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Item number: 6564

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A Late 18th – Early 19th Century Fijian Throwing Club, ‘Ula Kitu’
Ex English Private Collection

By the 19th century Fiji still remained relatively unknown to most of the world, however the islands were greatly feared among European sailors and with good reason as aside from the area being notoriously difficult to navigate, being surrounded by treacherous coral reefs, it was also steeped in horrifying rumours of savage barbarity and perhaps most alarmingly, human cannibalism. Far from being a fictional tale, cannibalism was indeed ferociously and enthusiastically practiced by the native inhabitants, forming part of their everyday life. Graphic and disturbing accounts recorded by early visitors to the islands, such as sailors and missionaries convey their horror and disbelief at witnessing this shocking custom.

Being eaten was not however a fate reserved solely for unfortunate European visitors. The different communities and tribes which existed on the small islands were in a seemingly constant state of savage warfare with one another, to such an extent that it would be regarded as very foolish for any person to venture from their village without being heavily armed and accompanied by others and certainly considered most unusual for an individual to achieve a peaceful death from old age. Extreme violence and brutality was normal to the indigenous population with some unfortunates sustaining horrendous injuries from club blows and surviving with severe physical disfiguration.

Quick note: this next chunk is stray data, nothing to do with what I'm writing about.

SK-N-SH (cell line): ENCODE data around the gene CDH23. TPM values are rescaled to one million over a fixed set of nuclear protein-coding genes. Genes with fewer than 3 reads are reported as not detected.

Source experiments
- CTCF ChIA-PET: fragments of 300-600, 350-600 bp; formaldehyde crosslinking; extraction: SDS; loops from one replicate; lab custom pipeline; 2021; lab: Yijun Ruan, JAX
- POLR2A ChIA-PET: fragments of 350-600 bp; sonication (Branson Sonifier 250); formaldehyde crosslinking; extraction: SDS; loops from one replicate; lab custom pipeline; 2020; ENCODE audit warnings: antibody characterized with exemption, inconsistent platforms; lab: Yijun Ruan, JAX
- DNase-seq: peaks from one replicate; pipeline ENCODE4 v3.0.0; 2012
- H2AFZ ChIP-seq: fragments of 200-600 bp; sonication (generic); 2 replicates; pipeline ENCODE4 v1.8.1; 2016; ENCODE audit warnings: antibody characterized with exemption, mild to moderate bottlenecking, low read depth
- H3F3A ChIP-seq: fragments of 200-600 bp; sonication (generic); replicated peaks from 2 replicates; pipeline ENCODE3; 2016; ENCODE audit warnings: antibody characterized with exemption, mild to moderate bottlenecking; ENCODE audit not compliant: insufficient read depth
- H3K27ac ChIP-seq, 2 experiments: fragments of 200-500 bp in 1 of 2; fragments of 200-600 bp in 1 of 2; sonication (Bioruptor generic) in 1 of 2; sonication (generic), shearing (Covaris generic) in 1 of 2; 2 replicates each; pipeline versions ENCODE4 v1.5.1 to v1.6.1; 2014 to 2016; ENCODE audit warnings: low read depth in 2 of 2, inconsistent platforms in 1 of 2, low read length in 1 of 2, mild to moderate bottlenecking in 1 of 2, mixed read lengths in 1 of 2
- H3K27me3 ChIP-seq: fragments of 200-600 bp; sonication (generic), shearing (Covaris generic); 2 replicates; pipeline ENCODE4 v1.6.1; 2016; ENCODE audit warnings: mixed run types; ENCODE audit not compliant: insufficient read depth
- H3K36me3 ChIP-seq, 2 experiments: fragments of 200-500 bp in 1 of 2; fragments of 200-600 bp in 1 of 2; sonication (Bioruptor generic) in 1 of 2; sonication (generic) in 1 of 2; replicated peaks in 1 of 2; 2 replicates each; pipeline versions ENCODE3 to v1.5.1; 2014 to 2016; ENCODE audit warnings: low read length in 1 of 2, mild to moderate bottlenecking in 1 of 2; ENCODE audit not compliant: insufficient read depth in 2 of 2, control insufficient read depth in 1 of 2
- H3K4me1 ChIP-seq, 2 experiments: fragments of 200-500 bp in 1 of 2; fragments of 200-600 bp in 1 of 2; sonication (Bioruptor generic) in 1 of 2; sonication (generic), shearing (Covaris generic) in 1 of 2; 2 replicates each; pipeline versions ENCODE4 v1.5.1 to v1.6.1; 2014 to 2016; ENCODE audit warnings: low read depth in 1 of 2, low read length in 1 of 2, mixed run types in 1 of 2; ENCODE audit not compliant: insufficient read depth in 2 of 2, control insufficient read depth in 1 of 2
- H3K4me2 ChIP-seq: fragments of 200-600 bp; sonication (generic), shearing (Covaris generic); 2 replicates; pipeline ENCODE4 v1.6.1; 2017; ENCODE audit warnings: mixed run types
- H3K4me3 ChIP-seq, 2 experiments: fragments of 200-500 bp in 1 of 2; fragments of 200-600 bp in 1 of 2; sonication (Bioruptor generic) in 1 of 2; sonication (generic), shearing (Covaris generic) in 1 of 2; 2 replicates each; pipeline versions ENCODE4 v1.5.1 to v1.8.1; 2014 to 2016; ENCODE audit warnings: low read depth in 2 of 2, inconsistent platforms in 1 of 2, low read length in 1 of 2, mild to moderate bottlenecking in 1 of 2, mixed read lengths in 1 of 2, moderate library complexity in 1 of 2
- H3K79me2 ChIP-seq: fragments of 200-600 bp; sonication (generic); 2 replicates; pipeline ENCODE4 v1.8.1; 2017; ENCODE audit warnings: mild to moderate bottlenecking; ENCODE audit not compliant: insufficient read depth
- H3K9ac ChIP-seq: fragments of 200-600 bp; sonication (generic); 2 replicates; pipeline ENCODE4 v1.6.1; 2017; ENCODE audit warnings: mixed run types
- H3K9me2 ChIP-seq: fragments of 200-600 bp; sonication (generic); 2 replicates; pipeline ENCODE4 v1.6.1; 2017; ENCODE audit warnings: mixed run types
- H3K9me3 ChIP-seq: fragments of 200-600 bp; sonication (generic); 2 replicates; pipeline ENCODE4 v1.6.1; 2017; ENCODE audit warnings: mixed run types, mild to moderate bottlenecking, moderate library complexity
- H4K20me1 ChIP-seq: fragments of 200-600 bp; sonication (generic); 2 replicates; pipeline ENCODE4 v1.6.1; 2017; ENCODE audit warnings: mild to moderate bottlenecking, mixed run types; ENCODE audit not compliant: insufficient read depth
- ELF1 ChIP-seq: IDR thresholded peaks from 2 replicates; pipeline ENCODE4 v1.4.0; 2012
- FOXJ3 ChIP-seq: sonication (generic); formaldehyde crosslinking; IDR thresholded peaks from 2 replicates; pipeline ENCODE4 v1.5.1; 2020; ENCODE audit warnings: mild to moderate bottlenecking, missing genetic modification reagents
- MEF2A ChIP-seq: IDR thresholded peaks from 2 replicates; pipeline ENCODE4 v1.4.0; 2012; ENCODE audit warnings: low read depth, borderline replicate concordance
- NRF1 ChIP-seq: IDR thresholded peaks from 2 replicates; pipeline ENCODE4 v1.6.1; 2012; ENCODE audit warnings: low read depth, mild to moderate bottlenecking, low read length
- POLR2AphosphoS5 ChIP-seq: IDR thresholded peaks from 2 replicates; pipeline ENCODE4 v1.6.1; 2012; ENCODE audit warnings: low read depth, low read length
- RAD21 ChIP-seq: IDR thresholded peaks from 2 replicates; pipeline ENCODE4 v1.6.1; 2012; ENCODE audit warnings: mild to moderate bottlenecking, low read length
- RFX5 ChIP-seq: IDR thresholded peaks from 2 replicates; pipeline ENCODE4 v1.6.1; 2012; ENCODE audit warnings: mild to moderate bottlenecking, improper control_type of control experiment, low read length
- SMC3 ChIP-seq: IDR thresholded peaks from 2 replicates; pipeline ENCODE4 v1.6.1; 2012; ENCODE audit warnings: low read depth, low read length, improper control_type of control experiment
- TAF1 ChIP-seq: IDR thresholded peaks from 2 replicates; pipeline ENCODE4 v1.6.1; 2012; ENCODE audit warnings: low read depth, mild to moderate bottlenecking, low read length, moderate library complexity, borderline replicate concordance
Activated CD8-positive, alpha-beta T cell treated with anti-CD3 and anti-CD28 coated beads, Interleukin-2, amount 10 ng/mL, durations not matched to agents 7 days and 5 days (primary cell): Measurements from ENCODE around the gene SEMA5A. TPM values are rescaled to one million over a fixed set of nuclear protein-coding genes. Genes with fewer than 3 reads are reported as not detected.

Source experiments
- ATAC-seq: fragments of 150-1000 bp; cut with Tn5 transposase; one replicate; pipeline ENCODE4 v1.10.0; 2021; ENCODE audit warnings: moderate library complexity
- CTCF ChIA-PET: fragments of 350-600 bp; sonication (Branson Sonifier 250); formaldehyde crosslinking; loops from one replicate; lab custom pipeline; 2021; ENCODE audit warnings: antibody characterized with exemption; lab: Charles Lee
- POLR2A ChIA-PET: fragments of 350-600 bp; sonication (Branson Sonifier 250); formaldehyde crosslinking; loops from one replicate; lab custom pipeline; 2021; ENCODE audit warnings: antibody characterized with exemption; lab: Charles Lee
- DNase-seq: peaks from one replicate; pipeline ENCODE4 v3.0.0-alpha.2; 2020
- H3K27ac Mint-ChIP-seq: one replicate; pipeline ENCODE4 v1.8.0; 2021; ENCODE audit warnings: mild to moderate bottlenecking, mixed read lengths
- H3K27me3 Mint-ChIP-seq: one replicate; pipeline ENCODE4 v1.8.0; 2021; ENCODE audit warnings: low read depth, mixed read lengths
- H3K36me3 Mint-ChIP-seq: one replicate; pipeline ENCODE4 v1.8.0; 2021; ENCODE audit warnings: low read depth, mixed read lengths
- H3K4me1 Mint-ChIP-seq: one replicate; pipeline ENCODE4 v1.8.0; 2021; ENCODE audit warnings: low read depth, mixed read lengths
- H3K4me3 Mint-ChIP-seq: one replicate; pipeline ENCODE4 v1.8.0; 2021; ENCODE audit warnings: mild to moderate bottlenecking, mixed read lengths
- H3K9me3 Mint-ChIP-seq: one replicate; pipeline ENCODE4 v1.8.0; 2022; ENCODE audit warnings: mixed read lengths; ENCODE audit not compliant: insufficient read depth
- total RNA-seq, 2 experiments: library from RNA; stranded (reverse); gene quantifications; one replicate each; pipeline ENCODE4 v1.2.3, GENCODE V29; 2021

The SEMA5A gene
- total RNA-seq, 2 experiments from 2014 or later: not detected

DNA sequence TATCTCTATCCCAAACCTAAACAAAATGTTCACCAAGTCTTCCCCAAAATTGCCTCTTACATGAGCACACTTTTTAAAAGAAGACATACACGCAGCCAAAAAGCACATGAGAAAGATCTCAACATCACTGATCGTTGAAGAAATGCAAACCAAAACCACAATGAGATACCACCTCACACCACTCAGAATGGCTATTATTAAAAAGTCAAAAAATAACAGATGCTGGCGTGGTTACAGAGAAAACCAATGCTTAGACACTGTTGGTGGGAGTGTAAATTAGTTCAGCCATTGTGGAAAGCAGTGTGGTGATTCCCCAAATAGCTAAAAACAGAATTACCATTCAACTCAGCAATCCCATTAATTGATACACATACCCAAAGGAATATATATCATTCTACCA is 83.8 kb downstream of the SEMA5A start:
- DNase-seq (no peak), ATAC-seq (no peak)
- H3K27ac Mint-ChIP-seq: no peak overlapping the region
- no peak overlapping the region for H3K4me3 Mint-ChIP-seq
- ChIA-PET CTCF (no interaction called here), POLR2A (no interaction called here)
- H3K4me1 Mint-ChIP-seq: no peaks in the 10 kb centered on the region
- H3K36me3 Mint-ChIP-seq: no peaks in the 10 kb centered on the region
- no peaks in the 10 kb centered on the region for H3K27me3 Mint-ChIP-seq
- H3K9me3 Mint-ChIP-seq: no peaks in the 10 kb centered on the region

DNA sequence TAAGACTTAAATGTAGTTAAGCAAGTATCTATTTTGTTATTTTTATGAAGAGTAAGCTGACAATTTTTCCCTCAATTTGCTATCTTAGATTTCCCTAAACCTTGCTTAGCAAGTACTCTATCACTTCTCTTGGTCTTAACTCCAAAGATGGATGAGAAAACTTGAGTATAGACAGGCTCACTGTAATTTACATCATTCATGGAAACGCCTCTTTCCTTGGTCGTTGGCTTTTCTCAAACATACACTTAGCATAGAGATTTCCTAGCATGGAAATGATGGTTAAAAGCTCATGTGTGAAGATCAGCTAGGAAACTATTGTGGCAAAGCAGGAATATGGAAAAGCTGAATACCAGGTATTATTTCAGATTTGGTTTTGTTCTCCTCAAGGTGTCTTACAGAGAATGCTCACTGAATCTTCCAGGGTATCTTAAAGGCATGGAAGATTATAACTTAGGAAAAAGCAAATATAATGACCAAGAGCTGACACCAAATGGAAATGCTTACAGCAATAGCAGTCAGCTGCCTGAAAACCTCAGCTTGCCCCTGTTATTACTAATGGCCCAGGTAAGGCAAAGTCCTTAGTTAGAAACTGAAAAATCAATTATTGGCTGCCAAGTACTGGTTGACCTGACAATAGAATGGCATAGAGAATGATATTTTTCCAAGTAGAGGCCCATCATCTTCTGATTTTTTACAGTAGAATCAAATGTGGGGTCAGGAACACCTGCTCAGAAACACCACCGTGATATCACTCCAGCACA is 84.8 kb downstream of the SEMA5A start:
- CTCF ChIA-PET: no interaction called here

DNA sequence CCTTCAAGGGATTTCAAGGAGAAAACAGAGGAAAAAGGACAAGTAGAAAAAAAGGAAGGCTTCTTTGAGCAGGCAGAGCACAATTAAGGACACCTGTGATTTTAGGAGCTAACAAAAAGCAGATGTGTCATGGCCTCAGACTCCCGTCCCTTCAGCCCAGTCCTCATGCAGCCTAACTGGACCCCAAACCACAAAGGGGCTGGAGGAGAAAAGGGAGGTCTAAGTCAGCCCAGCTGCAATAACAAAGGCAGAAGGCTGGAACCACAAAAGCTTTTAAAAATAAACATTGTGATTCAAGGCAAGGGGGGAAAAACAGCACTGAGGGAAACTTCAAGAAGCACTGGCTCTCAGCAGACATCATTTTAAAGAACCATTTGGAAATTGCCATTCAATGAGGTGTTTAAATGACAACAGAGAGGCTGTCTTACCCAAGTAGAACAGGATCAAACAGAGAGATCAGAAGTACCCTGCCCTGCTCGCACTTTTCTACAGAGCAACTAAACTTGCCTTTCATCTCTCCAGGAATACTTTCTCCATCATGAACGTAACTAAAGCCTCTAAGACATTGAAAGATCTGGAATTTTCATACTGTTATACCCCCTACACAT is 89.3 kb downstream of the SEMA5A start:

Of all the weapons available to the Fijians, the club was unrivalled in popularity. Designed to shatter the skull, killing an enemy in this manner brought more prestige to a warrior than by any other method. Many Fijian clubs found their way to England during the 19th Century as exotic souvenirs from encounters with the islanders both violent and acquired in trade. They were considered a most desirable item, their form, decoration and gruesome tally markings an embodiment of the dark romance surrounding the stories emanating from this part of the world. Public interest and appetite for viewing such artefacts was particularly keen, in turn giving a certain ‘prestige’, to the owner of such pieces.

Throwing, or missile clubs, (‘ula’s’), with their heavy, mace-like heads were very effective weapons in the hands of the hostile Fijians who had naturally become extremely proficient with them and favoured this type of club to kill or initially disable their victims. It was the weapon which sailors and other early visitors are said to have feared the most, referring to them as “Handy Billys”, as the Fijian warrior carried them at all times, tucked in their waistband in pairs, much like pistols, ready to be hurled with deadly precision at a moments notice.

A fine example of the type known as ‘Ula kitu’, the name deriving from the head of the clubs close resemblance to a small coconut container used by the Fijians, (‘kitu’). It displays two notches to the shaft recording “kills” and well carved zigzag decoration handgrip, (‘tavatava’).  It is similar to the ‘ula’, which was thrown at, and subsequently kept by Captain Bligh of the Bounty during his 1789 ordeal between Viti Levu and Vanua Levu, Fiji, after being cast adrift in an open boat after the infamous mutiny.

Dimensions (Approximate)

Length: 40cm,  Diameter of head: 8cm